…which roughly translates into
OF BEDS AND BEDCLOTHES (BEDDING)
The beds should be [made of] boards and in them there should be straw and over the straw a rug or a bearskin, though not without permission, or a halmkläde or bed cloth consisting of vadmal and not a mattress. And on top of them an Åkläde, a rya and a pelt, whichever is needed. Under the head is a hyende and an örngott [both] covered with lärft. [They should] sleep in a white kirtle. If however someone doesn’t want to/is able to sleep in the white kirtle or other that is here mentioned, they could get permission from the supervisor to sleep on a bolster and vadmal sheets, or upon linen sheets.
- From the rule of St Bridget (1370-1451)
Then what does the above mean?
Halmkläde = described in later sources as a simpler bottom sheet ”white and/or grey, made from vadmal, which they never washed”. During summertime it could also be used as a bed cover. The word is directly translated into “strawcloth” and the halmkläde was used directly on top of the straw in the bed frame.
Vadmal = https://en.wikipedia.org/wiki/Wadmal
Rya = https://en.wikipedia.org/wiki/Rya_(rug)
Åkläde = a kind of heavier woven woolen blanket/cover
Hyende = a kind of coarser pillow stuffed with chopped straw or tow (the biproduct from making linen cloth – severly coarse)
Örngott = a kind of nicer pillow, probably stuffed with feathers, used on top of the hyende
Lärft = a kind of linen cloth: white plain weave
Bolster = The word “bolster” can mean blanket or cover, but more commonly it means pillow or mattress, usually filled with feathers, although it could probably be filled with straw.
In a bed made from wooden boards filled with straw (rule of St Bridget), they put some of the following objects.
Bottom sheets – something covering the straw
This could be
- Rule of St Benedict: A blanket of a non descript material, a mat of a non descript material
- Rule of the Knights Templars: A rug of a non descript material, a bottom sheet of a non descript material (possibly linen)
- Cistercian Liber Usuum: ”beds like monks have”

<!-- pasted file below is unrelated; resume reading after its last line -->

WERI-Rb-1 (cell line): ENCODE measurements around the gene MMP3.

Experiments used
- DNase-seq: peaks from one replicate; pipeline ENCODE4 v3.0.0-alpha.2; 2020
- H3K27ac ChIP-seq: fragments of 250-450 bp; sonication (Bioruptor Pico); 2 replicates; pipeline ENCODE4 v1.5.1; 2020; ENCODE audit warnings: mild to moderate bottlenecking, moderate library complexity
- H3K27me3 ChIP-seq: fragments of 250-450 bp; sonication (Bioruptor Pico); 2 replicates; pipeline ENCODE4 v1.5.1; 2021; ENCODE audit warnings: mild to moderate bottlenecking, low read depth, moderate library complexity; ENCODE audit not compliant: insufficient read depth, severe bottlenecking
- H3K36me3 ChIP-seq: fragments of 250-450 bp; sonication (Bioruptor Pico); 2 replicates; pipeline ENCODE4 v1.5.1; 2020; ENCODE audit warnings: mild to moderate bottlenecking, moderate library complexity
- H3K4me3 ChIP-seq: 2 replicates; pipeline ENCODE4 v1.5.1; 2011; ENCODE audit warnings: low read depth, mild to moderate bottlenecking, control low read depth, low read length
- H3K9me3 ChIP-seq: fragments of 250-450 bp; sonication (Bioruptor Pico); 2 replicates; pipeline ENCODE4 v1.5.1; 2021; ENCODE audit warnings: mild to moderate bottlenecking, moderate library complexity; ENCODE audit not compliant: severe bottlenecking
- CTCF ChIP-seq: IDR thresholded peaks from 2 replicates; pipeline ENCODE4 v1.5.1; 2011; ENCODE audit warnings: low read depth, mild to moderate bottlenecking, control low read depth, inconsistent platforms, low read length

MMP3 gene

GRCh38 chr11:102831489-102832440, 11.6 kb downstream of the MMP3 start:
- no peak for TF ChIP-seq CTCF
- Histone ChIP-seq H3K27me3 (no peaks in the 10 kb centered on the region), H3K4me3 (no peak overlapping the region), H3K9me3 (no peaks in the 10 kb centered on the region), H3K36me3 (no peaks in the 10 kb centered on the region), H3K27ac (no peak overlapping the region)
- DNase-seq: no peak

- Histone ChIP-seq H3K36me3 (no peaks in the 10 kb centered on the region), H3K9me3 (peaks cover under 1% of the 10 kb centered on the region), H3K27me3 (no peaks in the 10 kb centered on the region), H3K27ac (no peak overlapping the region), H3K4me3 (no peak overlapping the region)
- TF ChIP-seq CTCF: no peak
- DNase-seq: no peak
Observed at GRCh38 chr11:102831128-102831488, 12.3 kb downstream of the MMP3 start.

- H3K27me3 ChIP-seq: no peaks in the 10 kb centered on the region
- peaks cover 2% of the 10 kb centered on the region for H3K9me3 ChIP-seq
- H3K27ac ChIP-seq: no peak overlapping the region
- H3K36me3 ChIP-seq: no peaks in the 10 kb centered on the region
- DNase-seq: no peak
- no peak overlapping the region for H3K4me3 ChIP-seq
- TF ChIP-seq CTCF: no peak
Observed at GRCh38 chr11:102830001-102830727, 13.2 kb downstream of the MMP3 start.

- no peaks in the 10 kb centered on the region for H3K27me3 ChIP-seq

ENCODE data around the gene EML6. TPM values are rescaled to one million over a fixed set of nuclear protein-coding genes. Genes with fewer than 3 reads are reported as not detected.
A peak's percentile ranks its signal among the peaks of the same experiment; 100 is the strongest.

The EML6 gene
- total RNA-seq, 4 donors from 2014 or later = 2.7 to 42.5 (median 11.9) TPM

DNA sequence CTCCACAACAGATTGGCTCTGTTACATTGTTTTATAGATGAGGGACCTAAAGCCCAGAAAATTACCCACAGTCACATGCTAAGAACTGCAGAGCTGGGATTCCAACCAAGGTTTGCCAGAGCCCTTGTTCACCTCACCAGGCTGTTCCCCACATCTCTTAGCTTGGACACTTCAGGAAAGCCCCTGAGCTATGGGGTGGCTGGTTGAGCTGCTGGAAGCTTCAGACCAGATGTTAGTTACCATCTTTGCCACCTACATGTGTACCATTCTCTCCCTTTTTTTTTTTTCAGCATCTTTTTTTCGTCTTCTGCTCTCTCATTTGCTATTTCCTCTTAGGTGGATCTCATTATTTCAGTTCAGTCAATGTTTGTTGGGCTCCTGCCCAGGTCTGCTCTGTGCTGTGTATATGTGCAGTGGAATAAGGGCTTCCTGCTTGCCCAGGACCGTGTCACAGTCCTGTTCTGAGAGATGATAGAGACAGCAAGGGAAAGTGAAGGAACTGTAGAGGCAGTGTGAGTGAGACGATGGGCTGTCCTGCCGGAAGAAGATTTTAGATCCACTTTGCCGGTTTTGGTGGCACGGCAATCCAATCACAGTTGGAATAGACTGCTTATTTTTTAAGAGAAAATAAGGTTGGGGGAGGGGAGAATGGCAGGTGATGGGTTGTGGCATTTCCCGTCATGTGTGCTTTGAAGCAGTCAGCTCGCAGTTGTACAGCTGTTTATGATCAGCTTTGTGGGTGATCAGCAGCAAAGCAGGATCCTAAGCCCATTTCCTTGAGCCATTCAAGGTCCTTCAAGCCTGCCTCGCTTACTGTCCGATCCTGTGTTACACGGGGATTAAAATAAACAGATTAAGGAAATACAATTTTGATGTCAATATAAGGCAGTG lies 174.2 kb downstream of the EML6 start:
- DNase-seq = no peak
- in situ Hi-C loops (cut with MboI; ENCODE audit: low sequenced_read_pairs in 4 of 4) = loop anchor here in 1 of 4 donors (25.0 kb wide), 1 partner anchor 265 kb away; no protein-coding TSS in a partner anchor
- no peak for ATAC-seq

- Cistercian rule: A sheet of a non descript material, possily linen
- The Teutonic order: A rug of a non descript material, a bottom sheet made from linen
- Rule of St Bridget: A rug of a non descript material, a bearskin, if you were lucky and had special permission, a simpler bottom sheet consisting of a white or grey halmkläde, a bottom sheet made from vadmal, a bottom sheet made from linen
Comment: The exact difference between halmkläde and bottom sheet made from vadmal is not clear to me. Perhaps the rule of St Bridget go from better to worse, where a mat (or bearskin) is the most favoured, the halmkläde next and the vadmal is the worst.
Instead of a bottom sheet covering the straw, or straw altogether, they could use a straw mattress which could in turn be covered by a bottom sheet, a blanket (Cistercian rule) or a rug (rule of the Teutonic order).
- Rule of St Benedict: A light cover
- Rule of the Knights Templars: A linen blanket, a light blanket, a blanket, a sheet
- Cistercian Liber Usuum: A woolen blanket, a skin
- Cistercian rule: A sheet, a thin cover
- The Teutonic order: A coverlet made from buckram (cotton or linen fabric)
- Rule of St Bridget: A heavier woven cover made from wool (Åkläde), a rya, a pelt
Comment: this seem to have differed depending on time of the year or the need of the individual and the mood of the Abbott or Draper. It is clear that most of these rules are written by people active in Southern Europe or the Middle East; most of them stipulates ”light covers” or even sheets, whereas the rule of St Bridget talks about ryas or pelts.